The first charity single, “Tomorrow Belongs to Me,” was a charming and ragged Irish ballad depicting his love affair with Glasgow, which went largely unnoticed outside the Celtic football club community. The new single has gathered more impetus for a number of reasons. MacGowan’s motivation to promote the single so doggedly is due to Jimmy Johnstone’s involvement.
Johnstone, who has been suffering from Motor Neurone Disease since 2002, is also the subject of a new movie, Lord of the Wing, which was shown at the Hampton’s Film Festival in New York over the summer. (Word is that actress Cara Seymour was moved to tears when she saw it at a private screening). The event, a fundraiser for MND, also commemorated the life of New York Yankees baseball legend Lou Gehrig, who died of the disease.
“I heard about Jimmy’s illness and I know it can be cured with money,” says MacGowan. “The last time I saw him he seemed fine, but people can seem fine and drop down dead the next day. The reason for doing this record is to raise money and prolong Jimmy’s life, which is as good a reason to do anything. Put it this way: I hope to be having a drink with Jimmy in a few years’ time.”
“Road to Paradise” was originally due for release in May, but was hit by a run of bad luck. First MacGowan was hospitalized by an unprovoked attack on him in London. Then the major record stores in England refused to stock the single on the grounds that it was too much of a “specialist interest” release, and national radio DJs felt unmoved to play it.
Despite no industry support, the track went in at number eight in the independent chart and record shops finally relented. MacGowan recovered from his attack and set up a string of live performances and interviews. He has just finished a promotional tour of Ireland supporting the single. Shane is also accompanied by Scotland’s latest Celtic country star Laura McGhee on backing vocals and fiddle, while the Rolling Stones brass section, the Kick Horns, provide the backbone to MacGowan’s most rousing anthem in years.
Since our last meeting, MacGowan has completed filming The Libertine, described as a 17th-century Hollywood romp. “I’ve finished it now; people are getting it mixed up with Pirates of the Caribbean but it’s nothing like that; it’s funny but in a very black kind of way. It’s basically a true story about the Earl of Rochester who was probably the most paranoid tyrant outside of Stalin and me. John Malkovich plays Charles II, who has just been restored after going on the run around Europe, living on the streets where he developed his earthy tastes and pleasures. I mean he brought back pleasure after Oliver Cromwell (who had signed Charles I’s death warrant). Cromwell had banned dancing, drinking, smoking, and wearing bright clothes. He was hated not just in Ireland but in England as well before he died. King Charles II came back, dug Cromwell up and stuck his head on the same spike that his father’s head had been stuck on.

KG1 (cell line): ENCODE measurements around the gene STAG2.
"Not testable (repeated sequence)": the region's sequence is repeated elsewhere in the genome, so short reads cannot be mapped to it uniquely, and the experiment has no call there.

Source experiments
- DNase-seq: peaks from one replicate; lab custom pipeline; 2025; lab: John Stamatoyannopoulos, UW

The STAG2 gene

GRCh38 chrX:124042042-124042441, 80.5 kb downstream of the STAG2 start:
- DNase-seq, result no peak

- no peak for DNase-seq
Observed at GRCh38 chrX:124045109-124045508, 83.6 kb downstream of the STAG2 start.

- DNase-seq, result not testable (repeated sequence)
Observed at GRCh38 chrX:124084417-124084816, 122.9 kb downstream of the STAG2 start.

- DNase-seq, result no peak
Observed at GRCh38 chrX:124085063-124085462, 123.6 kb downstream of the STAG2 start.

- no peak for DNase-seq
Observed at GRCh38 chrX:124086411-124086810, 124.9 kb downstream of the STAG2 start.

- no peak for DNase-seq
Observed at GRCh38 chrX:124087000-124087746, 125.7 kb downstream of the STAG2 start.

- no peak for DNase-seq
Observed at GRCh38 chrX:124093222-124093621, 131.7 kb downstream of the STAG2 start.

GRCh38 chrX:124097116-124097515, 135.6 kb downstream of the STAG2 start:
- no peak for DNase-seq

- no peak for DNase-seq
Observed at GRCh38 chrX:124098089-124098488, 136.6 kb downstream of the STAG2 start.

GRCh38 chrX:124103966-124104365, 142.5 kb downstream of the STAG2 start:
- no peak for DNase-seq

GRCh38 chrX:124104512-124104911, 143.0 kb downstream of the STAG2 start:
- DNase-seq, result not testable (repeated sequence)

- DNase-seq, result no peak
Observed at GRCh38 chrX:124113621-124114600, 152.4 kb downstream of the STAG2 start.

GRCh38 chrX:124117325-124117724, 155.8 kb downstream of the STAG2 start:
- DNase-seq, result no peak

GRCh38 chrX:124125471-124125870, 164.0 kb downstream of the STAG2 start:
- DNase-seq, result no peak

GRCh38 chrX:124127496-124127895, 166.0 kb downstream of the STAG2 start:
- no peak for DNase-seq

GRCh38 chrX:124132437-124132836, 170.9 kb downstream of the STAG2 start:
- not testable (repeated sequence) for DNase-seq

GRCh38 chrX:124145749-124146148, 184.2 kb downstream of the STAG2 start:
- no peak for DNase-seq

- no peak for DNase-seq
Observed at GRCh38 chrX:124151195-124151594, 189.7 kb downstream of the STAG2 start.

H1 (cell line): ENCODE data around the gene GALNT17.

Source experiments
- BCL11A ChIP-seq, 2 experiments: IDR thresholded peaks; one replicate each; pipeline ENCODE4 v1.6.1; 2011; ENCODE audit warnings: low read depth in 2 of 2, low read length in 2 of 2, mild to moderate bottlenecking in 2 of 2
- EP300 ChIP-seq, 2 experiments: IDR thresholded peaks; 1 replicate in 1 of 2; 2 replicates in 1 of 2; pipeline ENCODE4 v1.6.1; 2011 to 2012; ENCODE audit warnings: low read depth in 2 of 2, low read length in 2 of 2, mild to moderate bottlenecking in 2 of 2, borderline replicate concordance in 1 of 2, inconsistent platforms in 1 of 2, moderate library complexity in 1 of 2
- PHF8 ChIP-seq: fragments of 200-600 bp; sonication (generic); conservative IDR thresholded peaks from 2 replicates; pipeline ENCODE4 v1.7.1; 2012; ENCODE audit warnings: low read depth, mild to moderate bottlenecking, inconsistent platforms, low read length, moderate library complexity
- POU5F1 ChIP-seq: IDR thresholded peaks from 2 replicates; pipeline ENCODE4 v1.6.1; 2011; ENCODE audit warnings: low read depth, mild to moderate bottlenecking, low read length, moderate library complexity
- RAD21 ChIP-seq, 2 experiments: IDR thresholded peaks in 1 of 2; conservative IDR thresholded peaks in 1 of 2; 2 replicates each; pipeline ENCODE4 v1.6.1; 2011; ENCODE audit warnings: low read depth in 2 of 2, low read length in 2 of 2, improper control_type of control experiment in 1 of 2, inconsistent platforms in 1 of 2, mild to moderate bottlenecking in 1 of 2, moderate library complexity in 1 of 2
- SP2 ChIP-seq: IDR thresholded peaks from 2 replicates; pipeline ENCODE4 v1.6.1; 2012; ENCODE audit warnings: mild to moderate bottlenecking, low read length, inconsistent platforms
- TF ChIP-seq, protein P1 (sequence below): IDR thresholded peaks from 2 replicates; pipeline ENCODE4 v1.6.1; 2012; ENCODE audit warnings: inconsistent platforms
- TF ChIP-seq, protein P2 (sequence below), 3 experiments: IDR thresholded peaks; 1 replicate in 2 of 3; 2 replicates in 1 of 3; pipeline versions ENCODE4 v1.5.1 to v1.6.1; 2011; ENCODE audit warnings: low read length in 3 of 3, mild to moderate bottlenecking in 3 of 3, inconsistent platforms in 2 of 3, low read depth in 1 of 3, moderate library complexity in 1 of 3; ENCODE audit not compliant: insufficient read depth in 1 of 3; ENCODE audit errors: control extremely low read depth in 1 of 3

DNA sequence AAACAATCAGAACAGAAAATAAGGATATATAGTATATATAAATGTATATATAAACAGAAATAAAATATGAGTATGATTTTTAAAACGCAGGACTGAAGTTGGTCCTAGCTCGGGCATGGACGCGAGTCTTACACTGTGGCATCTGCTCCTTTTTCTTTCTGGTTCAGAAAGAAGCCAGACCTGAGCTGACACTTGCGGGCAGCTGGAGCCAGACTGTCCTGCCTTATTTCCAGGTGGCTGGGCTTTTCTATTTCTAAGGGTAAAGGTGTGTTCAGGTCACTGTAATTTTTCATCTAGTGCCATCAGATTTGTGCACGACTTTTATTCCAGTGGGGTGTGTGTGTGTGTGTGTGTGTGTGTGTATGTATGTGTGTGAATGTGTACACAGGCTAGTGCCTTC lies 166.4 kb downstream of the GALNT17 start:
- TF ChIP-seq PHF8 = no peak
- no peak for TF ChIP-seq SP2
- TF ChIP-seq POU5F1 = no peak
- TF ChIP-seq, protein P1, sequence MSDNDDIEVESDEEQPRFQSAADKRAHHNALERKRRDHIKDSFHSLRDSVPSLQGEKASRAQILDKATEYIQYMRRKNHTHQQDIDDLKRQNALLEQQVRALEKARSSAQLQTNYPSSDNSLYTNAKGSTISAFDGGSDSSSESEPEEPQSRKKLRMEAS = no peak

“After that he was dogged by conspirators who took him for a dummy, and he wasn’t. Johnny Depp plays Rochester, who conspired against him and failed. I play a drunken minstrel. I’ve played a bandit, a terrorist, and now I’m a drunken minstrel.
Long-time friend Depp is another guest on the long-awaited new MacGowan album. “Yeah, Johnny is going to be on it, but he’s not just on there to get his name on the cover; he’s there because he’s actually a great guitarist. Johnny played on The Snake, and this record is going to be a bit more punky in a similar way. He was also in the video for ‘That Woman’s Got Me Drinking’.
News of a studio album, his first in seven years, will appease MacGowan’s fan base. They have a 3,000-strong petition on his official website demanding that his manager Joey Cashman be ousted for not managing his profile correctly.
In fairness to Cashman, nothing goes ahead without MacGowan’s say-so – he won’t be told what to do by anyone.
“The record is going to be out in time for the Christmas rush, we’re going to put another EP out after this single and we’ll be playing some more shows, including the Edinburgh Fringe Festival. I’ve not played in Edinburgh for a long time, but that’s because I had a lazy, unimaginative agent.”
It sounds like being Shane MacGowan is motivation enough for now. ♦